Using the prolific planet hunting Kepler spacecraft, astronomers have discovered 1,235 candidate planets orbiting other suns since the Kepler mission’s search for Earth-like worlds began in 2009.
To find them, Kepler monitors a rich star field to identify planetary transits by the slight dimming of starlight caused by a planet crossing the face of its parent star. In this remarkable illustration, all of Kepler’s planet candidates are shown in transit with their parent stars ordered by size from top left to bottom right. Read more
Astronomers said they had snared an image of what may be the oldest galaxy ever seen, a starry cluster that came into being when the universe was still a baby.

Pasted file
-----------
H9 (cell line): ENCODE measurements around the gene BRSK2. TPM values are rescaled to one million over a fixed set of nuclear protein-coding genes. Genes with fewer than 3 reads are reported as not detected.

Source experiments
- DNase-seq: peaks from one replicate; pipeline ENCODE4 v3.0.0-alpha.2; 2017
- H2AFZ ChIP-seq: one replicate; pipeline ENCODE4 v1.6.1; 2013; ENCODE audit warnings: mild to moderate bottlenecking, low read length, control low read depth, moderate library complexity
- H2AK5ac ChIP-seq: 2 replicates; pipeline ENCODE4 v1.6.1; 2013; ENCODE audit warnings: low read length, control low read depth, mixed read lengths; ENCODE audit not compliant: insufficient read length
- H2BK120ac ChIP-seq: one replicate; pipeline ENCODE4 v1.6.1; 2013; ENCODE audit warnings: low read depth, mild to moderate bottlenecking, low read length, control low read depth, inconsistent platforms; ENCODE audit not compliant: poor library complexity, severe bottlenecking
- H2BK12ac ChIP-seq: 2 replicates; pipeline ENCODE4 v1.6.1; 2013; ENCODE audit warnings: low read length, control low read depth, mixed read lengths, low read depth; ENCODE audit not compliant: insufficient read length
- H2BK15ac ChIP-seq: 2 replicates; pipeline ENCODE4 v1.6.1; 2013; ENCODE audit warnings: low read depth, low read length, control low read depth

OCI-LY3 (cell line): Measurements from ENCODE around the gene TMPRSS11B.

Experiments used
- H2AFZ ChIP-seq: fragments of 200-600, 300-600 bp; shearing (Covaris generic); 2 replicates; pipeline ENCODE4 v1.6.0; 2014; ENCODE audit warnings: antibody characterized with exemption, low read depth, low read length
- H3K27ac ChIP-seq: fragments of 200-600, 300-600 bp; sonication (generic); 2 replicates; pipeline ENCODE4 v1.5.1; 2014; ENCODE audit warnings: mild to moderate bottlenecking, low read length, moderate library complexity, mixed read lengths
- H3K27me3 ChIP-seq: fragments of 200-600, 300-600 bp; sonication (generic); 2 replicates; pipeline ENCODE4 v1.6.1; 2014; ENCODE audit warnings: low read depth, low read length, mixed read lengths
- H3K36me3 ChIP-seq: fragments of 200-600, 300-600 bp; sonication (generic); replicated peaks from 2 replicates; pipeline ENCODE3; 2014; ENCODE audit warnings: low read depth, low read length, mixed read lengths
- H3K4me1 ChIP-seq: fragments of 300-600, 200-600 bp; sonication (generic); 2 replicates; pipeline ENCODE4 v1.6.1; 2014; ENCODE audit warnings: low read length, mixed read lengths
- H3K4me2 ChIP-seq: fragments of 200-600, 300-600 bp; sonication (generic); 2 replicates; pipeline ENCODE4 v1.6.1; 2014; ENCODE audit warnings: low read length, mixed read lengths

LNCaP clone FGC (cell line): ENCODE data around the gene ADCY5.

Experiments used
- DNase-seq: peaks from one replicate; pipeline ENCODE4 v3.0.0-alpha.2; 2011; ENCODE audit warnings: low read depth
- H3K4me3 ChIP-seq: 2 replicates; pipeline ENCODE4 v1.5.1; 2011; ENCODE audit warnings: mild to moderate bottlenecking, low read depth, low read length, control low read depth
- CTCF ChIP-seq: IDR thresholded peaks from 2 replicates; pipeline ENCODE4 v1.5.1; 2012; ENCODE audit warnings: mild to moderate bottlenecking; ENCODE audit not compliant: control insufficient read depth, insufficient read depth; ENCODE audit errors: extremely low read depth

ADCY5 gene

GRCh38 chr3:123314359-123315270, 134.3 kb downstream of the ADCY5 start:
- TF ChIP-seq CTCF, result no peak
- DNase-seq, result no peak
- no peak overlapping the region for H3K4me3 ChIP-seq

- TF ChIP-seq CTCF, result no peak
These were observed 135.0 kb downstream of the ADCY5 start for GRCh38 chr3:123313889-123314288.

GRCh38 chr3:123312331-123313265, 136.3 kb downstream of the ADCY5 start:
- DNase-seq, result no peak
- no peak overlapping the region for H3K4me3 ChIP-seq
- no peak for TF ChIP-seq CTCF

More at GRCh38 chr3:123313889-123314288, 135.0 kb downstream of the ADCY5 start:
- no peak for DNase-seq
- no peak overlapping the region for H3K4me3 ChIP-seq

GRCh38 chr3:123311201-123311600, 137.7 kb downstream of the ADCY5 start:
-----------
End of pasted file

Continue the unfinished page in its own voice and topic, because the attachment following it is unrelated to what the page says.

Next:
The tiny smudge of light captured by the orbiting Hubble telescope took 13.2 thousand million years to reach Earth, which means the galaxy was born some 480 million years after the Big Bang that created the cosmos.
It would take 500,000 high-definition TVs to view it in its full glory. Astronomers have released the largest digital image of the night sky ever made, to be mined for future discoveries.
It is actually a collection of millions of images taken since 1998 with a 2.5-metre telescope at Apache Point Observatory in New Mexico. The project, called the Sloan Digital Sky Survey, is now in its third phase, called SDSS-III.
Altogether, the images in the newly released collection contain more than a trillion pixels of data, covering a third of the sky in great detail.
“This is one of the biggest bounties in the history of science,” says SDSS team member Mike Blanton of New York University in New York City. “This data will be a legacy for the ages.”